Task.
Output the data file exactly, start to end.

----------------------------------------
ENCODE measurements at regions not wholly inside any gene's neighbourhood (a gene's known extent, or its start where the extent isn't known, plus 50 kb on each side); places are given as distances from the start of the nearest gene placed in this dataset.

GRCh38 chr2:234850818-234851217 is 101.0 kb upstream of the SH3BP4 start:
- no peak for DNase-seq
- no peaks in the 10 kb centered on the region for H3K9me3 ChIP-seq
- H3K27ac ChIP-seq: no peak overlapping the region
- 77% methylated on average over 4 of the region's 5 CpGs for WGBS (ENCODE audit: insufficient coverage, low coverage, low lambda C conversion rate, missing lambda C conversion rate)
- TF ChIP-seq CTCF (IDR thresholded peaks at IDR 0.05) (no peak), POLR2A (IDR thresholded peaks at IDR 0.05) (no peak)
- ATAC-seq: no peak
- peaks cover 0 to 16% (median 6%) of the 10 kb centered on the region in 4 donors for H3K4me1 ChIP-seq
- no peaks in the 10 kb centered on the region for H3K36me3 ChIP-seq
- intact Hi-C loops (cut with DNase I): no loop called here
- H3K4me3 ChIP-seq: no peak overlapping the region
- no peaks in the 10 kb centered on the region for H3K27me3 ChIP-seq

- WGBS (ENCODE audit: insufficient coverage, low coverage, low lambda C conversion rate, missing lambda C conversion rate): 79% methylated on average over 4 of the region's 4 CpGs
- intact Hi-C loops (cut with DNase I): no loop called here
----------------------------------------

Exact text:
ENCODE measurements at regions not wholly inside any gene's neighbourhood (a gene's known extent, or its start where the extent isn't known, plus 50 kb on each side); places are given as distances from the start of the nearest gene placed in this dataset.

GRCh38 chr2:234850818-234851217 is 101.0 kb upstream of the SH3BP4 start:
- no peak for DNase-seq
- no peaks in the 10 kb centered on the region for H3K9me3 ChIP-seq
- H3K27ac ChIP-seq: no peak overlapping the region
- 77% methylated on average over 4 of the region's 5 CpGs for WGBS (ENCODE audit: insufficient coverage, low coverage, low lambda C conversion rate, missing lambda C conversion rate)
- TF ChIP-seq CTCF (IDR thresholded peaks at IDR 0.05) (no peak), POLR2A (IDR thresholded peaks at IDR 0.05) (no peak)
- ATAC-seq: no peak
- peaks cover 0 to 16% (median 6%) of the 10 kb centered on the region in 4 donors for H3K4me1 ChIP-seq
- no peaks in the 10 kb centered on the region for H3K36me3 ChIP-seq
- intact Hi-C loops (cut with DNase I): no loop called here
- H3K4me3 ChIP-seq: no peak overlapping the region
- no peaks in the 10 kb centered on the region for H3K27me3 ChIP-seq

- WGBS (ENCODE audit: insufficient coverage, low coverage, low lambda C conversion rate, missing lambda C conversion rate): 79% methylated on average over 4 of the region's 4 CpGs
- intact Hi-C loops (cut with DNase I): no loop called here